At Working Three we spend a lot of time helping our clients see the
At Working Three we spend a lot of time helping our clients see the world from their customer’s perspective.
To help you do the same I pose one simple question: are you comfortable with how much data companies hold about you and what they are doing with it? If your answer is “no” you may want to consider how the conversation about and approach to consumer data is developing in your company. Then ask yourself “would I want to be our customer”.
Not long ago companies began waking up to the fact that people everywhere were generating huge volumes of data. Data that could be collected and used to understand people in ever finer detail. The phrase “data is the new oil” started to spread like wildfire across the web. The buzz around “big-data” emerged .
Oil is valuable. If you find, collect and store oil it will remain valuable. Data is a very different thing. Data is generated when people do something. It is a record of an event. That means it starts losing value almost as soon as it is generated because it ages. We can see trends and obtain insights but to get real value from data it must be used in real time. Simply gathering and storing data is a pointless exercise.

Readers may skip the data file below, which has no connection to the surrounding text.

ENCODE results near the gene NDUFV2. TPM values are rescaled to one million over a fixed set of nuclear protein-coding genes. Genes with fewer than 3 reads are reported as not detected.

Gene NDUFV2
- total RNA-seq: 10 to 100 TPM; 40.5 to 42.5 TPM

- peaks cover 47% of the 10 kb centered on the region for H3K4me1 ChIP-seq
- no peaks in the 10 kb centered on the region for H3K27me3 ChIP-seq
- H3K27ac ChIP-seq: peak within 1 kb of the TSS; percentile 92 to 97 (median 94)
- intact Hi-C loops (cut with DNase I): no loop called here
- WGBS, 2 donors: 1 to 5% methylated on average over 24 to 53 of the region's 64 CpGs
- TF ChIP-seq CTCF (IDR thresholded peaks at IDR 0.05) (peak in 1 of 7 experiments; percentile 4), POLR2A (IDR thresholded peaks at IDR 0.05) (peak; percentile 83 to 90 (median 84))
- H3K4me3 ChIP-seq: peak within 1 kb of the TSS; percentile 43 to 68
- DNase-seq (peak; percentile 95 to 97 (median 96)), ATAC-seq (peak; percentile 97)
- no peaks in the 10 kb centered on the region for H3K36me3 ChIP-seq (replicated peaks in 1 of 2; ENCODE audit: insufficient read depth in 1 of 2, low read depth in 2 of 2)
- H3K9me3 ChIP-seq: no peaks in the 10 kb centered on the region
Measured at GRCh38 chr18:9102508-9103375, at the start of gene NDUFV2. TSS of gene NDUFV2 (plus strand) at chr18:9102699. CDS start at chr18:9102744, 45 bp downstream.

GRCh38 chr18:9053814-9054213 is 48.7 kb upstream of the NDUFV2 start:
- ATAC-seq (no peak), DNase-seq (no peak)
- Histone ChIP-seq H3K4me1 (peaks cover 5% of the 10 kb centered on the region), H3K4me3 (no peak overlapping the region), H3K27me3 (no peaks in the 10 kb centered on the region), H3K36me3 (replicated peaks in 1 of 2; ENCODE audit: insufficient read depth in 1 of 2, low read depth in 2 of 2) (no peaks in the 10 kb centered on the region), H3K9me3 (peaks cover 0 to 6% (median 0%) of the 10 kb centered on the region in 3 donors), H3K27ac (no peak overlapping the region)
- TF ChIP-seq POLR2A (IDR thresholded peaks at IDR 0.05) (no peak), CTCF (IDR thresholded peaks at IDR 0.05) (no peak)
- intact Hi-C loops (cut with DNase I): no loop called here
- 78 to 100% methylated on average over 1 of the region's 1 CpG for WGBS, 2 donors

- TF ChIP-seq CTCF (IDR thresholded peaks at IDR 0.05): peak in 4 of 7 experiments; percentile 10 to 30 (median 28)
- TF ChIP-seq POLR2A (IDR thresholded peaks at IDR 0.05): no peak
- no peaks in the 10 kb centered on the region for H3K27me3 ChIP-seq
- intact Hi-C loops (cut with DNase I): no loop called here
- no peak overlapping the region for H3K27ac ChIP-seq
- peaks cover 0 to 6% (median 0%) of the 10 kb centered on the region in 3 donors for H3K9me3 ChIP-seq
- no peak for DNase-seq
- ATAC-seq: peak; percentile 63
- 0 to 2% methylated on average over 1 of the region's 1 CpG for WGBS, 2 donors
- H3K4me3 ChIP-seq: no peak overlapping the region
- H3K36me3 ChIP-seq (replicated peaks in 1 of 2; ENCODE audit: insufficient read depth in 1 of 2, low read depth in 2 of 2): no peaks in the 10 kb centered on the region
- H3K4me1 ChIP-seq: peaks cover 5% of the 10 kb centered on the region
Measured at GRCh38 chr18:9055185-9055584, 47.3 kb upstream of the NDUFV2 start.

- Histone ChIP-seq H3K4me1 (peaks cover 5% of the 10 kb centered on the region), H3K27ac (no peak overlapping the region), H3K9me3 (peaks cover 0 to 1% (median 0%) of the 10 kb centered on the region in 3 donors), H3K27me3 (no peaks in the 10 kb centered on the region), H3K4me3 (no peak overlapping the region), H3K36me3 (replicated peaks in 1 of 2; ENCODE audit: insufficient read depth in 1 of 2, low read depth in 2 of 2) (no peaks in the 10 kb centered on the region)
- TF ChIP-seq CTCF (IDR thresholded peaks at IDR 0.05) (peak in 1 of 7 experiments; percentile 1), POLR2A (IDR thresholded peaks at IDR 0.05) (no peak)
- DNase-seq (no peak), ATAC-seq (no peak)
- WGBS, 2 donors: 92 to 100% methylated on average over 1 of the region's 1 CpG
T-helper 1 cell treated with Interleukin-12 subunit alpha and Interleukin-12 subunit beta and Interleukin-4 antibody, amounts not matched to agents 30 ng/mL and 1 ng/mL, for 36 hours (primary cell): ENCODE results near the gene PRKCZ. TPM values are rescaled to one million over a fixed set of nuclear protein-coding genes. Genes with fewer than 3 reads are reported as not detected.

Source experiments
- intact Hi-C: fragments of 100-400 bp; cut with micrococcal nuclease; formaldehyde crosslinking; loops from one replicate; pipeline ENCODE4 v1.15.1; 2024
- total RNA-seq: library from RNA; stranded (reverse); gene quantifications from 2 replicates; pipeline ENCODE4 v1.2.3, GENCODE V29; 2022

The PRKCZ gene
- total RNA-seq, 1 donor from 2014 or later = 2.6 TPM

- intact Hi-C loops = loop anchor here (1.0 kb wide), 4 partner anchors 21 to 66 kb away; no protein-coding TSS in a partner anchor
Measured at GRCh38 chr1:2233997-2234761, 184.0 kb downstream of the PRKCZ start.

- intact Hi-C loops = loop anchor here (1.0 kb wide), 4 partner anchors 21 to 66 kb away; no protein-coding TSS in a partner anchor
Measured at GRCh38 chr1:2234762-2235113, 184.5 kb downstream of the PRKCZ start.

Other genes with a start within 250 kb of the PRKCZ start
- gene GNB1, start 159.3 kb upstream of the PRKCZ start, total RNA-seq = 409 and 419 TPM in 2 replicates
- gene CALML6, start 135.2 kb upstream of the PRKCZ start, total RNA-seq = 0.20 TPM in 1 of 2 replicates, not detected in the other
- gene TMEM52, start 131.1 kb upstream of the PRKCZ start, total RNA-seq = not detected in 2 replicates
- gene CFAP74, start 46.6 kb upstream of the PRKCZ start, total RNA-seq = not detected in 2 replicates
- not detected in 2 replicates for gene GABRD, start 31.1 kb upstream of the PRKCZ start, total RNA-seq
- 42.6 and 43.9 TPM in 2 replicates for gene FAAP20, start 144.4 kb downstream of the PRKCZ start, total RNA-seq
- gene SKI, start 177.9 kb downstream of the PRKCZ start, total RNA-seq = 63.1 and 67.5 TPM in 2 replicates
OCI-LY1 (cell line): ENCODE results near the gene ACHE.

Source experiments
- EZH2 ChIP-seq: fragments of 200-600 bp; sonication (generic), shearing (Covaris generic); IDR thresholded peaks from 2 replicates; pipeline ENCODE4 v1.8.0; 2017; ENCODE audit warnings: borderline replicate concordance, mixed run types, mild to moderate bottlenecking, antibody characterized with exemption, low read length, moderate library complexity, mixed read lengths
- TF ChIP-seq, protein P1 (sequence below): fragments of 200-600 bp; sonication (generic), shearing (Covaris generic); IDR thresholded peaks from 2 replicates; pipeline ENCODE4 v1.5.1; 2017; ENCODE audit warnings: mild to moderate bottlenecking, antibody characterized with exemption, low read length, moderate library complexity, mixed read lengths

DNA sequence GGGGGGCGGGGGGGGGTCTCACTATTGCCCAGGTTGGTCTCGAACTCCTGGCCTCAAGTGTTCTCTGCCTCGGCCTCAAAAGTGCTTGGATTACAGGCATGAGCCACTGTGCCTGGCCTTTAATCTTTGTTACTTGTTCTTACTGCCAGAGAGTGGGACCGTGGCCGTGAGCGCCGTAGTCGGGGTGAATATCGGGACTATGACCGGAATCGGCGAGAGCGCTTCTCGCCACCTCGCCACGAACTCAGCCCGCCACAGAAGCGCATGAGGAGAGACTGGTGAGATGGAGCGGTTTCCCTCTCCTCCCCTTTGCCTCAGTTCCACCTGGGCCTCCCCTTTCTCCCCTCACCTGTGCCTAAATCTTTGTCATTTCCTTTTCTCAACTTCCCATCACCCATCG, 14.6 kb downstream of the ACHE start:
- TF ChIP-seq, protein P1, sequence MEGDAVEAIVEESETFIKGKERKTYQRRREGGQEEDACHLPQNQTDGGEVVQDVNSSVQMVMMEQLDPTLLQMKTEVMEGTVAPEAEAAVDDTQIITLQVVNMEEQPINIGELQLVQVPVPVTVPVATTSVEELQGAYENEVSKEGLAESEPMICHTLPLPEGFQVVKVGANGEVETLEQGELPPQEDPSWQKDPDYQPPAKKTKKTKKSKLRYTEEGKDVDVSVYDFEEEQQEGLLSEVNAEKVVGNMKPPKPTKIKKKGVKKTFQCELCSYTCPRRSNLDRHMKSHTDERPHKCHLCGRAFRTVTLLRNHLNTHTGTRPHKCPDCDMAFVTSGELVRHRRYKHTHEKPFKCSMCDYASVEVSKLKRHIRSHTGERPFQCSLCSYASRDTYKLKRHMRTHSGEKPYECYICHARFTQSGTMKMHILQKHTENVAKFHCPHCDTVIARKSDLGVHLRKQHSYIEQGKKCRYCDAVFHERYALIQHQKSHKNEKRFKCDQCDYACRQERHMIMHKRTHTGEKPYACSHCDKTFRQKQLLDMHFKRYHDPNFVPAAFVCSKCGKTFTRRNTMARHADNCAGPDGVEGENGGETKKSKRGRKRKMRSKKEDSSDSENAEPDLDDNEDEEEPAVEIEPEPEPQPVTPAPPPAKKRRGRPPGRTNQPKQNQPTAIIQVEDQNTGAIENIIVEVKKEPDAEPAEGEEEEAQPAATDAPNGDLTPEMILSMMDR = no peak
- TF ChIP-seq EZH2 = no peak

Most companies have large quantities of consumer data, and have the ability to generate a lot more. Access to data is not the issue. Getting value from it is. And so many companies are currently investing heavily in techniques to consolidate the consumer data they have and then use it to run marketing and communication programs.
From a business perspective that sounds great – a new way to communicate with your customers and it can be adapted to suit them. But this brings us back to our first question. As a customer are you comfortable with this? Companies try and convince themselves that people don’t really care, but of course they do.
Customers are not entries in a database. They are the people who are creating the data. They feel like that data is theirs. They are certainly not comfortable with it being used to send more “personalised” spam. Their actions created it and they want to get value from it.
And this is where the real opportunity actually lies. As a business leader try to avoid thinking about data as an asset to be mined. Think about it as the raw material you can use to offer value to your customers and build a better relationship. As London based author David McCandless said “Data is the new oil? No: Data is the new soil”. It’s the place where your customer relationships can grow.
Generating business value from consumer data isn’t about technology at all. It’s about how you use data to create a fantastic experience for your customers. If you can help your customer get value from their own information they will reward you for that effort. If you continue to use data to spam your customers or provide value to your company, you may find yourself wondering where everybody went.